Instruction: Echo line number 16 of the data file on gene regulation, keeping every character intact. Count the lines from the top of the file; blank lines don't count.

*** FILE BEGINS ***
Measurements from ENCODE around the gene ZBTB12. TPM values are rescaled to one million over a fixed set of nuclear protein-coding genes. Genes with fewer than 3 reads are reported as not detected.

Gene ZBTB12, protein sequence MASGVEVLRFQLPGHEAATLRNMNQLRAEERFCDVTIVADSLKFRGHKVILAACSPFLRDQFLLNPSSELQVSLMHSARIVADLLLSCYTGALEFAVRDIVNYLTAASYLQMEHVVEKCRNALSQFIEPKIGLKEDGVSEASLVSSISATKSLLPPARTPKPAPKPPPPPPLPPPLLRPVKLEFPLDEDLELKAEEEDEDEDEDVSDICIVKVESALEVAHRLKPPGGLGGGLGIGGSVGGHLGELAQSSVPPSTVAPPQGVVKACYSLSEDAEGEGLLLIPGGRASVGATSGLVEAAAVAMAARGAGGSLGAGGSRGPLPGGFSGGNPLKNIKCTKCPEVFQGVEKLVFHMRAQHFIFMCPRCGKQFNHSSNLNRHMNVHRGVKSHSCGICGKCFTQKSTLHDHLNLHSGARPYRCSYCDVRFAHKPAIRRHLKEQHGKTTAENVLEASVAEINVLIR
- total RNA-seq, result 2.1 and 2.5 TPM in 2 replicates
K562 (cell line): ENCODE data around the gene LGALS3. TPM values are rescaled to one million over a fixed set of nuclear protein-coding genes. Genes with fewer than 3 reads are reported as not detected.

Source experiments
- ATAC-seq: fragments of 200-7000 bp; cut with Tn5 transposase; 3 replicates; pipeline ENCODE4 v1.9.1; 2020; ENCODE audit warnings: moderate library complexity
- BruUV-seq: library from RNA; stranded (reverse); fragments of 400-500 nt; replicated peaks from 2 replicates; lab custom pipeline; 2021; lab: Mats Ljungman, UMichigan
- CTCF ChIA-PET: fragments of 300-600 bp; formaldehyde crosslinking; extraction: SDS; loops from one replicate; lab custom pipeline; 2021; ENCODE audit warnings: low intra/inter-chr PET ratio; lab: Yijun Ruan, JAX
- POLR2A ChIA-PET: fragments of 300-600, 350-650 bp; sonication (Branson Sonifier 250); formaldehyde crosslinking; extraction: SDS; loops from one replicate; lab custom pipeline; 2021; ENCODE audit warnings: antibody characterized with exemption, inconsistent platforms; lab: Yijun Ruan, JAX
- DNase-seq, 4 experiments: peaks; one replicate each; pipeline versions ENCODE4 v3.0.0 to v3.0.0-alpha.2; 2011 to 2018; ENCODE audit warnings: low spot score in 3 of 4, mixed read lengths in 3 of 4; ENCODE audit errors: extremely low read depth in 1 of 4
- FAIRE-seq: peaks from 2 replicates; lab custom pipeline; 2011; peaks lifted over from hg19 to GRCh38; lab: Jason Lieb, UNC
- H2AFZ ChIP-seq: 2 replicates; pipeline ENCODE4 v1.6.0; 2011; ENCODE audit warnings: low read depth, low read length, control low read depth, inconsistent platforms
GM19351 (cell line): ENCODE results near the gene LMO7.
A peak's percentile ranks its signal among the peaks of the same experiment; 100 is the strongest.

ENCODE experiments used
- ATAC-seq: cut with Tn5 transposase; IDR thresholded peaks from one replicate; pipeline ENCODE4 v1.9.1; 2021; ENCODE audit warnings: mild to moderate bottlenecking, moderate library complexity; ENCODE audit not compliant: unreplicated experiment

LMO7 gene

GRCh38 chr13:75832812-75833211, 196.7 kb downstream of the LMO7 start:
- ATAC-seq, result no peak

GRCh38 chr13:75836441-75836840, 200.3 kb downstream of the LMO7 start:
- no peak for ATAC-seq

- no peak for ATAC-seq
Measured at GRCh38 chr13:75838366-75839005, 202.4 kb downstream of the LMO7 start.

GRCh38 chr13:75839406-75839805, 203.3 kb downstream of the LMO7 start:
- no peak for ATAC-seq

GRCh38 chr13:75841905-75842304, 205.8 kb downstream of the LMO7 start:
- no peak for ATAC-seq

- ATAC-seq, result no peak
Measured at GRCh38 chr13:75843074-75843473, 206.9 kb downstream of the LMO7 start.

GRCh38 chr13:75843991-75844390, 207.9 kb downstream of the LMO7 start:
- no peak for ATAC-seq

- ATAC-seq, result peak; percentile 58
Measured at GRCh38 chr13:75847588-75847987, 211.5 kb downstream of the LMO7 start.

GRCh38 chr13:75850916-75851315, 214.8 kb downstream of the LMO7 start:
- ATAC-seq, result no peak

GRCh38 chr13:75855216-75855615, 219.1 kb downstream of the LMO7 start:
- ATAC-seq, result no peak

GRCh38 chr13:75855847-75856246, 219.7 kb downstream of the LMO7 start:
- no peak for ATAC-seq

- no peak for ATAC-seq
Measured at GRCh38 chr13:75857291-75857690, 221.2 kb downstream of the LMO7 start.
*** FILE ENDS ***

- ATAC-seq: cut with Tn5 transposase; IDR thresholded peaks from one replicate; pipeline ENCODE4 v1.9.1; 2021; ENCODE audit warnings: mild to moderate bottlenecking, moderate library complexity; ENCODE audit not compliant: unreplicated experiment